Art Therapy at Destination Hope
Do you sometimes feel that you can’t translate your emotions into words? Well, you don’t necessarily have to. Art is an alternative therapy that allows you to discover themselves through a creative process. It allows you to reach deep within and use a non-verbal means to articulate emotions.
Art therapy is not always centered around creating art but can be as simple as observing or discussing it. It requires no skill – only an open mind. Art therapy can improve social skills, self-awareness, and help a person uncover and face emotional trauma.
History of Art Therapy
Art therapy is a field that takes qualities from both art and psychology to create an alternative and effective therapeutic process. Surprisingly, research shows that pairing art and psychology is not a new practice and can be traced back centuries. However, it became mainstream in the 20th century1. Art therapy began in Europe as an outlet for patients suffering from tuberculosis, but soon spread and was used in other practices and fields.
There are many forms of art therapy; to name a few:
- Making collages
- And film
Many times, when a person struggles substance abuse, it is because of an underlying conflict, feeling, or condition that is not being properly acknowledged or treated. Art therapy allows clients in the recovery process to connect with those emotions through an enjoyable activity. They can then begin to address and overcome these emotions.
Benefits of Art Therapy
The ‘mainstream’ form of art therapy can be seen as adult coloring books or paint by numbers. Activities such as these help people focus on their art and how they feel in the present moment, instead of getting loss in their everyday stressors.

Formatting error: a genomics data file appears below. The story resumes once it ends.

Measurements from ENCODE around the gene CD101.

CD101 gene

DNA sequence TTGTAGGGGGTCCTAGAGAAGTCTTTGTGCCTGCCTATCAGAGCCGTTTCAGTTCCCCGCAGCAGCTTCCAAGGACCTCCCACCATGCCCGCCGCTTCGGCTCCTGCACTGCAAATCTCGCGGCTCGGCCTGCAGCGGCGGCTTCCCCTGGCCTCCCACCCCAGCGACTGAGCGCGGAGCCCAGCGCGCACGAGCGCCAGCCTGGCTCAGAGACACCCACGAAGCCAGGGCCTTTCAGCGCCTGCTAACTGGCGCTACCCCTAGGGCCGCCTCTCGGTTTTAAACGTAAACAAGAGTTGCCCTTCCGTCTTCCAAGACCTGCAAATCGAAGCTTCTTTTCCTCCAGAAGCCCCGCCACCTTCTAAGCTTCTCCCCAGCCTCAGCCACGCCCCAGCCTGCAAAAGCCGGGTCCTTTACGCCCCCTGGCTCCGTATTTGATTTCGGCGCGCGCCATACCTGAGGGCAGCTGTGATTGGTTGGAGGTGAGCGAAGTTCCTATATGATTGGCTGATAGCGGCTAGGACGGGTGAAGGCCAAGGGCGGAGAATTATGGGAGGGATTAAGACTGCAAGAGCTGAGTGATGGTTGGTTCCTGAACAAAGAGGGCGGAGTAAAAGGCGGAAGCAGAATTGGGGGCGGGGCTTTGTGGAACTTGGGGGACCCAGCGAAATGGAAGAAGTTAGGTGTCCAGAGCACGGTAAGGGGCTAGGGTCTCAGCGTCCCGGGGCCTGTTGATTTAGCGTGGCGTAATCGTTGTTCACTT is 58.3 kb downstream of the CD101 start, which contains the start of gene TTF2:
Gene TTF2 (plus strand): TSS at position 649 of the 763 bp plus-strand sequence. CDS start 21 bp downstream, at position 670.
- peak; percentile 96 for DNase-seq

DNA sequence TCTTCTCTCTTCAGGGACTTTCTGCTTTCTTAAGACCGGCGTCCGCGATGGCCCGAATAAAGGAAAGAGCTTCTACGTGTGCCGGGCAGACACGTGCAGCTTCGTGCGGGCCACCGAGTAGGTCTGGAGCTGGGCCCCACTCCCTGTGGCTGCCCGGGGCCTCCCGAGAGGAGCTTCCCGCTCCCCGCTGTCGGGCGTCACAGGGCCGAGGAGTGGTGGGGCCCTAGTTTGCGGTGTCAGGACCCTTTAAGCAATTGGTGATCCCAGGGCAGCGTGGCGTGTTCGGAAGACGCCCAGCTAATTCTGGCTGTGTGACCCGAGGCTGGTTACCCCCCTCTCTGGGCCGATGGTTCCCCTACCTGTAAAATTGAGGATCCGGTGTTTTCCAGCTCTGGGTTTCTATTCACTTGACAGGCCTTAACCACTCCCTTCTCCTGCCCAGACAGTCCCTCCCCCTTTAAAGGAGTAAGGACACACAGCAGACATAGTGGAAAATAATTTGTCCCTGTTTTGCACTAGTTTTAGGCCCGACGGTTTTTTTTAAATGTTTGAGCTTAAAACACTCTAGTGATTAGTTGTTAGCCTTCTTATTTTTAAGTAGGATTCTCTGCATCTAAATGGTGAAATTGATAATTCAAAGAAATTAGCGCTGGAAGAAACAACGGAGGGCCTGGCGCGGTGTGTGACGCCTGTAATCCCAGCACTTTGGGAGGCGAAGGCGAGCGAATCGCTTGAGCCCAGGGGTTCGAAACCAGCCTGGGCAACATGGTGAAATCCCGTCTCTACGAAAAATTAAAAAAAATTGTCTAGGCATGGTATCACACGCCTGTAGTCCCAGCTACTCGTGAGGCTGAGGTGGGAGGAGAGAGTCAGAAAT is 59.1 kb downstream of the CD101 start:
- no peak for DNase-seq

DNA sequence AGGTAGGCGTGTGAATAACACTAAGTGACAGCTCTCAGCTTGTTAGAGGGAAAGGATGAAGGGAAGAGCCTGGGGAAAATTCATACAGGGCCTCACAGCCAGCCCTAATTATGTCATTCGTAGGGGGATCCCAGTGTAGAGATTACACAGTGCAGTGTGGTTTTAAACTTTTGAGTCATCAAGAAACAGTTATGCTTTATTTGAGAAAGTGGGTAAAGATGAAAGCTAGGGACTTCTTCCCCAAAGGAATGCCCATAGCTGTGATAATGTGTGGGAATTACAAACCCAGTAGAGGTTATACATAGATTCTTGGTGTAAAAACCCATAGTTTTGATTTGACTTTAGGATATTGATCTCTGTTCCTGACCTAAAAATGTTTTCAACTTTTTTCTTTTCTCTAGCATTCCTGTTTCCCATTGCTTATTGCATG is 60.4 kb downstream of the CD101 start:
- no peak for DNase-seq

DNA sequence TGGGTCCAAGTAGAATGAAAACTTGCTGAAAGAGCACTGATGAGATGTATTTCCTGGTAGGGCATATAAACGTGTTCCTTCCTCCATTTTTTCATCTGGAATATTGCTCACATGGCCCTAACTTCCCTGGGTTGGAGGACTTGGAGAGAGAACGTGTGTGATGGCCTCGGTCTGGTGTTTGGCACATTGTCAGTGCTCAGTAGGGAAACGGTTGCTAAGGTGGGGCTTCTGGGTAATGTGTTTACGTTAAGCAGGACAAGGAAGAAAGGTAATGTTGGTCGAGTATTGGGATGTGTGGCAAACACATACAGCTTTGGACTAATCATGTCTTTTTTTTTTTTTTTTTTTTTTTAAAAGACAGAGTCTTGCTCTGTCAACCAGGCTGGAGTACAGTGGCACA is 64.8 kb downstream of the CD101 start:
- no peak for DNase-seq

However, art therapy goes deeper than paint by numbers. Art therapy uses its creative expression powers to channel deep or longing feelings that that may have been held for years, or a lifetime. It is used in hospitals, rehab centers, schools, prisons and more to give people a different way to try to connect with their feelings. The benefits of art therapy vary from person to person, but include:
- Reducing anxiety and depression
- Helping confront difficult emotions
- Reducing stress
- Encouraging self-expression
- Developing coping mechanisms
- Strengthening self-esteem and confidence
- Stimulating positive emotions and trauma resolution
In a study conducted at Drexel University, researchers measured the blood flow in the brain of a person that was taking part in a creative activity. The researchers found blood flow increased to the subjects’ prefrontal cortex which regulates thoughts and emotions as well as motivational and reward systems. The findings of this study indicate that people who participate in artistic activity experience stimulated thought and a reward complex2. Many further studies have supported the notion that art therapy can have positive impacts on people, especially their physical or emotional health
The Bottom Line
Art therapy is used with people of all ages and has shown great success with confronting deep emotion through creative expression. Destination Hope explores art therapy with clients on their road to recovery to give them a chance to navigate emotions outside of conventional therapy – especially in cases of dual-diagnosis. It can be paired with behavioral therapy in order to enhance a patients experience and develop and understand their emotions from different perspectives and helping them progress toward a happier and healthier life.